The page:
IT IS finally December and suddenly it really, truly feels like Christmas is upon us.

Christmas is a time of year where many different traditions are observed all over the world. Here in the UK, we spend our Christmas morning opening presents – made by elves, delivered by Santa Claus and his reindeer – before tucking into a dinner of turkey, followed by Christmas pudding (traditionally made five weeks before Christmas) for dessert.

Then we just generally spend our days chilling out, watching TV and playing games with our families.

Being a Christian holiday, Christmas is a big deal in Italy, where the majority of the population is Catholic.

Just like here in the UK, Christmas is a time to spend with your family, eating, drinking and being merry. That being said, Christmas traditions are quite different in Italy.

For a start, traditionally, Santa Claus does not deliver presents at Christmas time in Italy.

In fact, if you visit Bari in the south of Italy, you can visit the tomb of St Nicholas, where the original St Nick’s remains were laid to rest in a crypt under the Basilica di San Nicola – which might be the reason why so many Italians are non-believers.

So, instead of opening up presents from Santa Claus on Christmas morning, Italians open gifts from La Befana, an old woman, who gives children presents on Epiphany Eve (the night of January 5).

A Santa Claus type figure, Babbo Natale, is starting to increase in popularity in Italy, although he is still nowhere near as popular as La Befana.

Italians eat differently at Christmas time too.

Instead of tucking into turkey and all the trimmings, Italians prefer to eat fish dishes. This is because, on holy days, Catholics are not supposed to eat meat, or any other animal products.

As for sweet dishes, Italians do not eat Christmas pudding cooked with a coin inside, they prefer things like panettone, which is more of a sweet bread than a cake, and while it can be served as a dessert it is most often eaten for breakfast during the festive period.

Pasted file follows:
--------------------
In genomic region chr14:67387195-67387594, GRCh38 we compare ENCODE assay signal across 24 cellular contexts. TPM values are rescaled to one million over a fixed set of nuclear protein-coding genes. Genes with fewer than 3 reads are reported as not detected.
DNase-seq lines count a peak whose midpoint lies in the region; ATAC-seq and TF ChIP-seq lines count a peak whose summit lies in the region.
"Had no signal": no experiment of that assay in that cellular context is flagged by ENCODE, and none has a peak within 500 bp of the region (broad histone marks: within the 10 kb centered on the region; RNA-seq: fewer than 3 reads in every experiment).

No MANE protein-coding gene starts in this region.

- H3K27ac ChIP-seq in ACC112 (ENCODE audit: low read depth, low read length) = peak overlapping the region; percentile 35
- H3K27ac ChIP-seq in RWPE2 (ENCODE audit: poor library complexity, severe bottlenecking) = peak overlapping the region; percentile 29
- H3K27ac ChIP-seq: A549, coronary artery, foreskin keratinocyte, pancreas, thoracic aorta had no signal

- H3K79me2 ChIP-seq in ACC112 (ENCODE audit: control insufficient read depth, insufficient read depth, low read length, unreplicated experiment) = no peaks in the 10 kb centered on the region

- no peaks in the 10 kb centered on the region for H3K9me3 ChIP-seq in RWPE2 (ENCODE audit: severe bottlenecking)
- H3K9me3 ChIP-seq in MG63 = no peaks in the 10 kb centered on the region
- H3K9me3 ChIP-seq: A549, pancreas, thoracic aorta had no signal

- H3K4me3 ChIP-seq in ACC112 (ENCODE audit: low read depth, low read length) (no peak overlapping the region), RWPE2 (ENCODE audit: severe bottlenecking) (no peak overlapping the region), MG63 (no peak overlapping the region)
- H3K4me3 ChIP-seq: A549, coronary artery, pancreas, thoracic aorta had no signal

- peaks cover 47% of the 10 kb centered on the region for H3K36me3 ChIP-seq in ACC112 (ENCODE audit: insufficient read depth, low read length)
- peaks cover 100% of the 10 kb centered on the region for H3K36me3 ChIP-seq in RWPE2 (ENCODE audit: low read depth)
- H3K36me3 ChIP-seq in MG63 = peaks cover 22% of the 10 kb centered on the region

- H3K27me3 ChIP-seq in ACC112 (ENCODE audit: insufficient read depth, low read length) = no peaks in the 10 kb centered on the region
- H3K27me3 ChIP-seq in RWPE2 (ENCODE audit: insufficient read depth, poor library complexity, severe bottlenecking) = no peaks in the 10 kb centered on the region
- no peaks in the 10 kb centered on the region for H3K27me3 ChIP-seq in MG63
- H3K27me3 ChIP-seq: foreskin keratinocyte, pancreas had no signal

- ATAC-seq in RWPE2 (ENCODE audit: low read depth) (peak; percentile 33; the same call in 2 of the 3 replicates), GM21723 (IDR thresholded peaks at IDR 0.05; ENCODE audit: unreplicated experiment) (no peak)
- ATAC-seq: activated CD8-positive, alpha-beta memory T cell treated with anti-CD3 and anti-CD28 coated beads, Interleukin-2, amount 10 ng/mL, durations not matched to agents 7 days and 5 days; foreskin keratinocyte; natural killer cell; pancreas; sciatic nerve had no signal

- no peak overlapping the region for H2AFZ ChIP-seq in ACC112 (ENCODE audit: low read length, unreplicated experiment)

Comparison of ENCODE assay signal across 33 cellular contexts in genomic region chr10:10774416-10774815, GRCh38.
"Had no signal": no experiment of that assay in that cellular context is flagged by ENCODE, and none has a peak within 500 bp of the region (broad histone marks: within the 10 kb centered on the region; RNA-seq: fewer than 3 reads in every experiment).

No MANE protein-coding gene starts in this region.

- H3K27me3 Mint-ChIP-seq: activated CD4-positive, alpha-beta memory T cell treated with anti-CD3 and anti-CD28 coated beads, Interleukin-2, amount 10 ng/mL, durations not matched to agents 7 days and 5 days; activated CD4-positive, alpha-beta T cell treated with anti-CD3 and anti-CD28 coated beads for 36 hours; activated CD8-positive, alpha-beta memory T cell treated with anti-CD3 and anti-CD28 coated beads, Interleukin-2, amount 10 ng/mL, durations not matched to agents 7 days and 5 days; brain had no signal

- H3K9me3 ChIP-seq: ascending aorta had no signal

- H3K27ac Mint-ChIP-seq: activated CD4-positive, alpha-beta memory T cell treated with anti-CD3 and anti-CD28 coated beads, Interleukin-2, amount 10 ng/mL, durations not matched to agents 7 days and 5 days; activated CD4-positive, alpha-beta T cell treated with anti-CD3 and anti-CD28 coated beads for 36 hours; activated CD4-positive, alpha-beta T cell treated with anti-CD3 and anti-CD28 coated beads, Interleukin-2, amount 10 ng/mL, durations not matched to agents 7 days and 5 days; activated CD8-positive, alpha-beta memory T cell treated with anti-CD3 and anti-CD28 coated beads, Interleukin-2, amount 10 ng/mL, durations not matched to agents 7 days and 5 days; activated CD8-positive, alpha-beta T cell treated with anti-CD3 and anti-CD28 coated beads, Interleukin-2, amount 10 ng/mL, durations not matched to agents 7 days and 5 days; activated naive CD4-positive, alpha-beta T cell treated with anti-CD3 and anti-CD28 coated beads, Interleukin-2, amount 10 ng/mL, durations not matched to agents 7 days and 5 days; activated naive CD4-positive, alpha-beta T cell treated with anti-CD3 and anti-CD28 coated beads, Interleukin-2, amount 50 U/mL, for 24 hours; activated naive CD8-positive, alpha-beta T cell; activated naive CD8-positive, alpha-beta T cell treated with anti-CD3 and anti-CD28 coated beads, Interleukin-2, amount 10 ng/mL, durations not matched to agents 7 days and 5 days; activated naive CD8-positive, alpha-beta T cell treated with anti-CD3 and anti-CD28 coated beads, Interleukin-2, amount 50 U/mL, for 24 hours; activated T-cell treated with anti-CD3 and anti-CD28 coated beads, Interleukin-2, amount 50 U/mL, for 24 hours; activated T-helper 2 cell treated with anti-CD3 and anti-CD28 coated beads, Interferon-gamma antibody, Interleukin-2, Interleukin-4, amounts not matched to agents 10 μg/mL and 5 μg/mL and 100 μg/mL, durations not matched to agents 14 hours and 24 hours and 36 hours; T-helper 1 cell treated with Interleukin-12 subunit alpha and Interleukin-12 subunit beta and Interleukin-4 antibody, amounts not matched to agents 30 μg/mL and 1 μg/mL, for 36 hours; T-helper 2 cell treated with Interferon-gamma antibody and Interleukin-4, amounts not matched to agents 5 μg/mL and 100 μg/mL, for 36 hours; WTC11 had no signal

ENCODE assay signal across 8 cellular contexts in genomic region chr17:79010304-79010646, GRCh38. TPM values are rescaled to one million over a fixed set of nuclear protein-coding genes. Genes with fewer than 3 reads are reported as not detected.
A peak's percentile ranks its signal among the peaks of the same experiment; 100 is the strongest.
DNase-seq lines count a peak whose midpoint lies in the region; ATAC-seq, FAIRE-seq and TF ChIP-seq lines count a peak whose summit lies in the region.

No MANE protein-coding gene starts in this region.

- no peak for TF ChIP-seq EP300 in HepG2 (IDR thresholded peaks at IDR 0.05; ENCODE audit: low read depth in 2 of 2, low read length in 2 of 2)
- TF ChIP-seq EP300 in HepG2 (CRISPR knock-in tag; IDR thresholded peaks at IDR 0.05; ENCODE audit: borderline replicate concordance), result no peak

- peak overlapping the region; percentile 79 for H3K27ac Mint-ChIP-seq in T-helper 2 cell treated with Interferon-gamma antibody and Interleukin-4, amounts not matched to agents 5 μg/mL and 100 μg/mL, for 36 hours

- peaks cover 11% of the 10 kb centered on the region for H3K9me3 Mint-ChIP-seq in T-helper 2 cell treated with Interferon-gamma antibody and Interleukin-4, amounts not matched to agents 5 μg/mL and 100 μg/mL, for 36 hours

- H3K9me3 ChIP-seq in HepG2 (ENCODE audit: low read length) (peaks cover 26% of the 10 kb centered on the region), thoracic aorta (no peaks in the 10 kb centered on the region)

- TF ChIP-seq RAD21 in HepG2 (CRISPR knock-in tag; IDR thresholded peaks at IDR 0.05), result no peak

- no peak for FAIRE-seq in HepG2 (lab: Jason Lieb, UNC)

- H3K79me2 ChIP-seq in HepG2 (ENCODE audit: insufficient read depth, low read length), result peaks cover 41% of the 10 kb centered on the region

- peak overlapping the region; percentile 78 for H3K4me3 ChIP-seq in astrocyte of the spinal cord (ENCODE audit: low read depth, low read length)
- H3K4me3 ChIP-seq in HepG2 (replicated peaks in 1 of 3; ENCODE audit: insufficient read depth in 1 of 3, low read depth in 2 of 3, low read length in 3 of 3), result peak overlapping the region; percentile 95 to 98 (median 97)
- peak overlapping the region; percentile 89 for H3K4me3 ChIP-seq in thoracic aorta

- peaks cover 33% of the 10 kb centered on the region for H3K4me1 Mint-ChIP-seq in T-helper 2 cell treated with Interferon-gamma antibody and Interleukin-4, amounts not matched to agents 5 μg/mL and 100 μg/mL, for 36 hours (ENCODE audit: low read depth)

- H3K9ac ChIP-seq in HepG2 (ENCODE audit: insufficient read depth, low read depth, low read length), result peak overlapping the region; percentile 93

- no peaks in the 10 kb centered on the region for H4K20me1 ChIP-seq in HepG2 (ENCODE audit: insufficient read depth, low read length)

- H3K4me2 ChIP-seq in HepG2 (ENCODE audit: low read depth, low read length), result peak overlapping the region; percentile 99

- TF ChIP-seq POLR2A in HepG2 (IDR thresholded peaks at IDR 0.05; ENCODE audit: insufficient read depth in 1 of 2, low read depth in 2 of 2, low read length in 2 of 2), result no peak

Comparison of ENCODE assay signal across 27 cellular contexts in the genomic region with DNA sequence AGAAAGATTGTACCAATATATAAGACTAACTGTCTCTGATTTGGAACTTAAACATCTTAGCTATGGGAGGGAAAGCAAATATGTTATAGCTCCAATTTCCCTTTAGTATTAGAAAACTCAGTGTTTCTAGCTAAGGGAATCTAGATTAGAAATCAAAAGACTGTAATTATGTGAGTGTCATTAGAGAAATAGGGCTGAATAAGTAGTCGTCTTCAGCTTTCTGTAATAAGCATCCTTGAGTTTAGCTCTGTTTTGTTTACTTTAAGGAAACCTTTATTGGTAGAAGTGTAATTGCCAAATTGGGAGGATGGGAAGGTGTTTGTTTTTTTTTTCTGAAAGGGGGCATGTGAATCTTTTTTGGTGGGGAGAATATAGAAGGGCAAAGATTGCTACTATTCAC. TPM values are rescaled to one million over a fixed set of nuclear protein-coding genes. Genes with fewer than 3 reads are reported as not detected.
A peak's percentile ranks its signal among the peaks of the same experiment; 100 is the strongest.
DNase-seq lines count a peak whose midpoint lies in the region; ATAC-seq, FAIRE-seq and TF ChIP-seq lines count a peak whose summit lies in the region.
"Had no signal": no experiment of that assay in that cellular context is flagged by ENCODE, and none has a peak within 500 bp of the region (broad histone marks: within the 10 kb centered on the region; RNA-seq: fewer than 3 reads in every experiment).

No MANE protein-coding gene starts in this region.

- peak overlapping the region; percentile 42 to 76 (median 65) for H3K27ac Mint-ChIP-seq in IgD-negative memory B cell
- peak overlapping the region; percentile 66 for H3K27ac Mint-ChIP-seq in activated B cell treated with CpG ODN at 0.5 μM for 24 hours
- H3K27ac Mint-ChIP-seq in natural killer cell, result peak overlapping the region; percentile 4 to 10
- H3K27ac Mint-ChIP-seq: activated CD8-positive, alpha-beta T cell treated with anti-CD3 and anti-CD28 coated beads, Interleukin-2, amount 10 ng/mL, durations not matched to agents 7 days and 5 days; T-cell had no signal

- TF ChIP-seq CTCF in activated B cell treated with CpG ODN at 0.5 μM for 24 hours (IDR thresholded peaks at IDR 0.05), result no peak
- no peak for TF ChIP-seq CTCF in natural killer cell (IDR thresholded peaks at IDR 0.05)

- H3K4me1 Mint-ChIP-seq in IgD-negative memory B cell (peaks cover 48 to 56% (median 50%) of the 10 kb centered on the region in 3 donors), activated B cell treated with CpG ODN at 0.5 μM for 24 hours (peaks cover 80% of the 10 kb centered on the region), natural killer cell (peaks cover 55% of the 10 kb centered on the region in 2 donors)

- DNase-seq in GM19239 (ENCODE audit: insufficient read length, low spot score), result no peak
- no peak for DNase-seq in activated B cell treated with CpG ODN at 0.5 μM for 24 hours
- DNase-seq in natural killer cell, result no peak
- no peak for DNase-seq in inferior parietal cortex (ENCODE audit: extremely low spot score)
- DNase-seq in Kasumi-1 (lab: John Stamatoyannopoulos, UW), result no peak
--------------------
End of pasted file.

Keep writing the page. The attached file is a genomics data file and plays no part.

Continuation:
If there is one thing everyone loves at Christmas time, it is a biscuit, and in Italy there are many amazing different types biscuits. This month I’ll be sharing a festive pistachio and cranberry biscotti recipe with you.

What we know as biscotti in the UK, Italians usually call cantucci, because in Italy biscotti is more of a general term for biscuits.

Biscotti can be traced back to Roman times, although they typically were not made to simply be enjoyed. Instead they were made for travellers because, due to their nature, they travelled well and lasted for a long time.

Thanks to their convenience, biscotti were a staple of the diet of the Roman Legions.

After the fall of the Roman Empire, biscotti made a comeback. The biscuits re-emerged in Tuscany, thanks to a baker who served them with sweet wine made locally.

Their dry, crunchy texture made them perfect for soaking up wine, and to this day, this is how many Italians enjoy their biscotti.

They are also delicious dunked in a cappuccino or a hot chocolate, which is the perfect remedy for a cold winter night.

Pistachios and cranberries will give your biscotti a wonderfully festive red and green colour, however, if you do not fancy this combination, you can simply swap out the nuts and dried fruits for flavours you would prefer.

Almonds, hazelnuts and peanuts are all delicious alternatives. You can even swap the dried fruit for chocolate chips, to make biscotti the kids are bound to enjoy too.